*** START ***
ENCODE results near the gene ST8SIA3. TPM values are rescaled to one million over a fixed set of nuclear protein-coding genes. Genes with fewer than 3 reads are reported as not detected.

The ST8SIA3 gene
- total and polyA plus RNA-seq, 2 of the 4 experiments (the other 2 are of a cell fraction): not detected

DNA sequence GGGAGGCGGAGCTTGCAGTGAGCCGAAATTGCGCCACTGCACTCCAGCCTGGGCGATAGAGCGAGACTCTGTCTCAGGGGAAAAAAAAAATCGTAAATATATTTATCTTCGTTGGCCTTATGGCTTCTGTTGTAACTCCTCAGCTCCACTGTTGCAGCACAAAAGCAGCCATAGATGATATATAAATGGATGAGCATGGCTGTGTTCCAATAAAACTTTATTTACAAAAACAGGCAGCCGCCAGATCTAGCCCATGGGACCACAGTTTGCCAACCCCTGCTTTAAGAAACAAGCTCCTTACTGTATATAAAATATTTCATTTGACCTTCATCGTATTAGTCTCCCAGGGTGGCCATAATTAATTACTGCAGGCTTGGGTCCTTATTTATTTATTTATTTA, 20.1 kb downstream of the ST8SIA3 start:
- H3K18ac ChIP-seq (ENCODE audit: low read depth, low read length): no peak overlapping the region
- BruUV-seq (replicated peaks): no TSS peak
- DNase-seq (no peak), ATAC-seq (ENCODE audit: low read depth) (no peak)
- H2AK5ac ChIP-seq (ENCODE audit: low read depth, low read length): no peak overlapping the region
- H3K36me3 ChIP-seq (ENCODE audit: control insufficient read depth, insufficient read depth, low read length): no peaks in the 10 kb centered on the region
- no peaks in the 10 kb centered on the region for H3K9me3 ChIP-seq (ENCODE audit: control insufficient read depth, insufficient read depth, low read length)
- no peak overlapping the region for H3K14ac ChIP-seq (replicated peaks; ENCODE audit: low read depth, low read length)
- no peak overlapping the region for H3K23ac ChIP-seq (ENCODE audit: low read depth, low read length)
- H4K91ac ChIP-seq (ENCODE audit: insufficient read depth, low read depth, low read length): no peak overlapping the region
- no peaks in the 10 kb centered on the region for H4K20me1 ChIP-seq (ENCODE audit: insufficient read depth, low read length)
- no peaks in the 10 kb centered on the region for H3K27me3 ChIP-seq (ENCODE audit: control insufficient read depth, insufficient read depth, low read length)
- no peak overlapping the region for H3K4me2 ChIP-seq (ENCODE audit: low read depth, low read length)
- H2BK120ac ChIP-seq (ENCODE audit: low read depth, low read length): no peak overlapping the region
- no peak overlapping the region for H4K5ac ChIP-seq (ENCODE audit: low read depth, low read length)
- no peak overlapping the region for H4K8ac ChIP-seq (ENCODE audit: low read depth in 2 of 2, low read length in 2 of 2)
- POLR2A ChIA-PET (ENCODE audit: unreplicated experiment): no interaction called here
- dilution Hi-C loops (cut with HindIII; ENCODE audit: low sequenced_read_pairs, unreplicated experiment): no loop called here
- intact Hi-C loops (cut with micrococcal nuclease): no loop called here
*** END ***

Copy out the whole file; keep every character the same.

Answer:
ENCODE results near the gene ST8SIA3. TPM values are rescaled to one million over a fixed set of nuclear protein-coding genes. Genes with fewer than 3 reads are reported as not detected.

The ST8SIA3 gene
- total and polyA plus RNA-seq, 2 of the 4 experiments (the other 2 are of a cell fraction): not detected

DNA sequence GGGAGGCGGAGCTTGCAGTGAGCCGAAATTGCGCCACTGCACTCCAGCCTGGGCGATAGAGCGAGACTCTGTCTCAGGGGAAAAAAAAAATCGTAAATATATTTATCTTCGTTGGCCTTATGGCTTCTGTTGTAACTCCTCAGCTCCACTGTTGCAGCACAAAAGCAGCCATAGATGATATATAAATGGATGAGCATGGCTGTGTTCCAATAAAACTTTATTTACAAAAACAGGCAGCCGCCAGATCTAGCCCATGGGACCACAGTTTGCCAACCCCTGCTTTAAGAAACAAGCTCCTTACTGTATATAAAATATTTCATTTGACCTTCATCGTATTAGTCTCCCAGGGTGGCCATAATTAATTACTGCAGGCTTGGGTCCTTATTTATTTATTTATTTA, 20.1 kb downstream of the ST8SIA3 start:
- H3K18ac ChIP-seq (ENCODE audit: low read depth, low read length): no peak overlapping the region
- BruUV-seq (replicated peaks): no TSS peak
- DNase-seq (no peak), ATAC-seq (ENCODE audit: low read depth) (no peak)
- H2AK5ac ChIP-seq (ENCODE audit: low read depth, low read length): no peak overlapping the region
- H3K36me3 ChIP-seq (ENCODE audit: control insufficient read depth, insufficient read depth, low read length): no peaks in the 10 kb centered on the region
- no peaks in the 10 kb centered on the region for H3K9me3 ChIP-seq (ENCODE audit: control insufficient read depth, insufficient read depth, low read length)
- no peak overlapping the region for H3K14ac ChIP-seq (replicated peaks; ENCODE audit: low read depth, low read length)
- no peak overlapping the region for H3K23ac ChIP-seq (ENCODE audit: low read depth, low read length)
- H4K91ac ChIP-seq (ENCODE audit: insufficient read depth, low read depth, low read length): no peak overlapping the region
- no peaks in the 10 kb centered on the region for H4K20me1 ChIP-seq (ENCODE audit: insufficient read depth, low read length)
- no peaks in the 10 kb centered on the region for H3K27me3 ChIP-seq (ENCODE audit: control insufficient read depth, insufficient read depth, low read length)
- no peak overlapping the region for H3K4me2 ChIP-seq (ENCODE audit: low read depth, low read length)
- H2BK120ac ChIP-seq (ENCODE audit: low read depth, low read length): no peak overlapping the region
- no peak overlapping the region for H4K5ac ChIP-seq (ENCODE audit: low read depth, low read length)
- no peak overlapping the region for H4K8ac ChIP-seq (ENCODE audit: low read depth in 2 of 2, low read length in 2 of 2)
- POLR2A ChIA-PET (ENCODE audit: unreplicated experiment): no interaction called here
- dilution Hi-C loops (cut with HindIII; ENCODE audit: low sequenced_read_pairs, unreplicated experiment): no loop called here
- intact Hi-C loops (cut with micrococcal nuclease): no loop called here